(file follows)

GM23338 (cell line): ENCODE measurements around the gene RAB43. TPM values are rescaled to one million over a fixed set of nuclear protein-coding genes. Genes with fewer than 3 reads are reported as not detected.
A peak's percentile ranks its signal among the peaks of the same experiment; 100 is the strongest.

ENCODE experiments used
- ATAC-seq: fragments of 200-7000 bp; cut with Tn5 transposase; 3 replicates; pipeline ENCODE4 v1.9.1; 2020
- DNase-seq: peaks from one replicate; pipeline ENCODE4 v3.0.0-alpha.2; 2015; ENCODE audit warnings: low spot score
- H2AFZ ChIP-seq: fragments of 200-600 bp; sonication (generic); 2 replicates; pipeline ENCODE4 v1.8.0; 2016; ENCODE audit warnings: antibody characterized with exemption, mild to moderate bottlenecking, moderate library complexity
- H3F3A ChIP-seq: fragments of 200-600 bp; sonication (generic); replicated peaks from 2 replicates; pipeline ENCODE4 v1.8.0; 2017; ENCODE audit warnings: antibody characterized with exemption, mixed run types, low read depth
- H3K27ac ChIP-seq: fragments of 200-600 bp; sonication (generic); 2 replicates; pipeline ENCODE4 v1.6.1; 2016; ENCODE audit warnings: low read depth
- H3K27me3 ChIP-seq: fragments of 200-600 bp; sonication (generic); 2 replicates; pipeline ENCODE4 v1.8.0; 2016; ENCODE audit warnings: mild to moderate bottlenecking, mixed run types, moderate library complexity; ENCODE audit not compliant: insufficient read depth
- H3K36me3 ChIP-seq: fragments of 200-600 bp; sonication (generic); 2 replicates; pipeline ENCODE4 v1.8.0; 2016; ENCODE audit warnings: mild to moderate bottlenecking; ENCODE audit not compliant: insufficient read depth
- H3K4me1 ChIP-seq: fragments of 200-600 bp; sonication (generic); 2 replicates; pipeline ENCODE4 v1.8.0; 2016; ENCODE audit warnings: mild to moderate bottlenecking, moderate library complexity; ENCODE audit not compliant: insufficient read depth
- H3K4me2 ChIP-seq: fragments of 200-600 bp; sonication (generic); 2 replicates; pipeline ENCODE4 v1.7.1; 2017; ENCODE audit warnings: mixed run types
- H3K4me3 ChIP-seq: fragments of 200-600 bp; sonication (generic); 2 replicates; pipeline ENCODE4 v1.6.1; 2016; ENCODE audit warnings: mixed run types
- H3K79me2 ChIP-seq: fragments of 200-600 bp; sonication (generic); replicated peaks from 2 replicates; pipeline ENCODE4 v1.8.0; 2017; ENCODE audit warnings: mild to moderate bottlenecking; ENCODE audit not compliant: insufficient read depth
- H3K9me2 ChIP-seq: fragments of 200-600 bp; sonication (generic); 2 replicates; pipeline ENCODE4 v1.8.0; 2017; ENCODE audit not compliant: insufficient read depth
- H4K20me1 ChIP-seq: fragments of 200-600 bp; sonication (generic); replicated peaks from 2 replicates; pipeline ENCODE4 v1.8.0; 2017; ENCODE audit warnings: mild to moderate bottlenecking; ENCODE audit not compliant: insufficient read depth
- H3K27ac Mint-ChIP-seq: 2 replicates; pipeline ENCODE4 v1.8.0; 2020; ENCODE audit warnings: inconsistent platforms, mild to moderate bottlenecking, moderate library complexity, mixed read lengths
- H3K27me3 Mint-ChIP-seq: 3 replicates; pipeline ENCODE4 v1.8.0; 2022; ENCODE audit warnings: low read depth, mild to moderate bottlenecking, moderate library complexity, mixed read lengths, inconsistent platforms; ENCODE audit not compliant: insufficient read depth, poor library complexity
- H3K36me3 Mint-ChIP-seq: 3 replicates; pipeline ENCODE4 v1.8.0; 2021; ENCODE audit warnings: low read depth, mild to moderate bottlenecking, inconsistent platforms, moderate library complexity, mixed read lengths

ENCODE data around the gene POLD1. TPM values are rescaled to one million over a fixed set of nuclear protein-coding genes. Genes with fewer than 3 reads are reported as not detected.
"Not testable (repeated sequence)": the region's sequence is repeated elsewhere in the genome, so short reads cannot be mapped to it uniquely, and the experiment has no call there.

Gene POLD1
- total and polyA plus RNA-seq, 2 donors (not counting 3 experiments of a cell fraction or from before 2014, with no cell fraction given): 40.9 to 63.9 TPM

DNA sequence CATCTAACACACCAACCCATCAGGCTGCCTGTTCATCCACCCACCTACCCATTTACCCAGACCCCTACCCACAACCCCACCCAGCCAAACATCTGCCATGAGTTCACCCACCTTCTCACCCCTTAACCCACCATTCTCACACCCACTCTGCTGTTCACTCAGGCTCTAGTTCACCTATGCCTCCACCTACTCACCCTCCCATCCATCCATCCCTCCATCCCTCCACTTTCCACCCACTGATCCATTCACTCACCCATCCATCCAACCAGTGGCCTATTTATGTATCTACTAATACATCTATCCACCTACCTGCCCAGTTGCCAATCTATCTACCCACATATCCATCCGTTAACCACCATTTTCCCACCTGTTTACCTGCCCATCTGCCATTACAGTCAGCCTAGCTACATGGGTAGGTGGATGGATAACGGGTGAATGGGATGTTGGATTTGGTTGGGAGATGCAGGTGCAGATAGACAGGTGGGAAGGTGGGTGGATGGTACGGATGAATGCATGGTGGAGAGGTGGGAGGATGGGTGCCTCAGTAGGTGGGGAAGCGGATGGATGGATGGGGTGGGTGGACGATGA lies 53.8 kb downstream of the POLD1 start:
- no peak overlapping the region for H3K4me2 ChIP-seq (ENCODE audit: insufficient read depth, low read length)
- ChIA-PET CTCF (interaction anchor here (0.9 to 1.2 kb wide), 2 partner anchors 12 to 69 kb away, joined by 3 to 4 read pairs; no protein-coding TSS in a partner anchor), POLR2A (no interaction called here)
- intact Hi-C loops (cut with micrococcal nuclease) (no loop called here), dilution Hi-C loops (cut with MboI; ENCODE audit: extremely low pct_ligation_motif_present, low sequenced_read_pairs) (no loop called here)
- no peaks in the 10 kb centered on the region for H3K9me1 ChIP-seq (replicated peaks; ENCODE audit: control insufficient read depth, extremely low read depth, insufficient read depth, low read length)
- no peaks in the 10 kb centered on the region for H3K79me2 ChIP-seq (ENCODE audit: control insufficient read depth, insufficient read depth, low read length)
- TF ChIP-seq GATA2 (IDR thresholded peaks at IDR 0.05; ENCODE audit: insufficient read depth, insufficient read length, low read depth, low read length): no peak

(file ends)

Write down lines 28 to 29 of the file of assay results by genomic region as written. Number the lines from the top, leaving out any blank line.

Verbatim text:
- no peaks in the 10 kb centered on the region for H3K9me1 ChIP-seq (replicated peaks; ENCODE audit: control insufficient read depth, extremely low read depth, insufficient read depth, low read length)
- no peaks in the 10 kb centered on the region for H3K79me2 ChIP-seq (ENCODE audit: control insufficient read depth, insufficient read depth, low read length)